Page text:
Some varieties of peppers did famously this year - just like those same varieties did last year. But other varieties were miserable, both the ones here and the ones at my friend's place. After planting perhaps 8 different varieties of bell peppers, Emerald Giants are The One for me. Six plants produced a couple hundred peppers both years, while other varieties made lovely shrubbery for months and finally produced an only pepper or three at the last minute. For you - and even for my neighbors - it might be a different variety that succeeds. But, for me, Emerald Giants can't be beat.

Ditto for the Anaheim Green Chiles. Although they didn't do as well this year as last, they still produced a nice heavy crop of mild peppers for chile rellanos and general cooking.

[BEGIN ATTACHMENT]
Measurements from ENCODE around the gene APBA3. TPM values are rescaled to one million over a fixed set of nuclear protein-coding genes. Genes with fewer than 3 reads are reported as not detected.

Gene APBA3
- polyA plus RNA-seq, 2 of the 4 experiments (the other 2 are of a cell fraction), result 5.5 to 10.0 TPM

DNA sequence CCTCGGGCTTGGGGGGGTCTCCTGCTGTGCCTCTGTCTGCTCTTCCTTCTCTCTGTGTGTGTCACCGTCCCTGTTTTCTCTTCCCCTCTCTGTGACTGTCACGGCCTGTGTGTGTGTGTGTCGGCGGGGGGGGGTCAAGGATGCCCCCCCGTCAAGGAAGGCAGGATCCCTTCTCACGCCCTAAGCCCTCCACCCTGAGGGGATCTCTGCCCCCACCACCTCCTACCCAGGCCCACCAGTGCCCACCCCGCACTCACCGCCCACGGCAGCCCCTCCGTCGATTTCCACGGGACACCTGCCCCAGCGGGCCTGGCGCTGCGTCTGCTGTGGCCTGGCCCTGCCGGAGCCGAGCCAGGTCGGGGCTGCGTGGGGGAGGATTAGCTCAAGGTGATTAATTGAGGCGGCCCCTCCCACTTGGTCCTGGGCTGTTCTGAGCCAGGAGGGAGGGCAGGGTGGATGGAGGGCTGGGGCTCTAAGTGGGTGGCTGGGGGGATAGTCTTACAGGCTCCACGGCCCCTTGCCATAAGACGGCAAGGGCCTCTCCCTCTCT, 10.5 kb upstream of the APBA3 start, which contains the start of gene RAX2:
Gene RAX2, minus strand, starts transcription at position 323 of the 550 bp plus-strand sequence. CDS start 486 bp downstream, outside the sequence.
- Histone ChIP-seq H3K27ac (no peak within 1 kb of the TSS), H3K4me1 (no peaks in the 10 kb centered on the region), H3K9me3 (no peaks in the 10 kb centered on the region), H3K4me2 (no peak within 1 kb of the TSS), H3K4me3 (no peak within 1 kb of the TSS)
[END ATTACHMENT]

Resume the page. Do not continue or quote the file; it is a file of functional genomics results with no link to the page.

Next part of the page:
I raised Poblano peppers this year for the first time and they eventually made a crop but it took them all summer to do it. I didn't get any peppers until the last minute when I gathered right before the frost. I covered the plants to see if I can baby them through the winter (not likely but oh well) in case getting a faster start in the spring might help them produce earlier.

I don't eat hot peppers but was thinking of raising some this year. However, I'm reading that they will cross with mild peppers and turn them all hot, so I will probably stick to the mild ones. And now I understand why my green chiles are so reliably mild. It's about the variety to start with, but also about polination, since the seeds of peppers is where most of the heat is concentrated.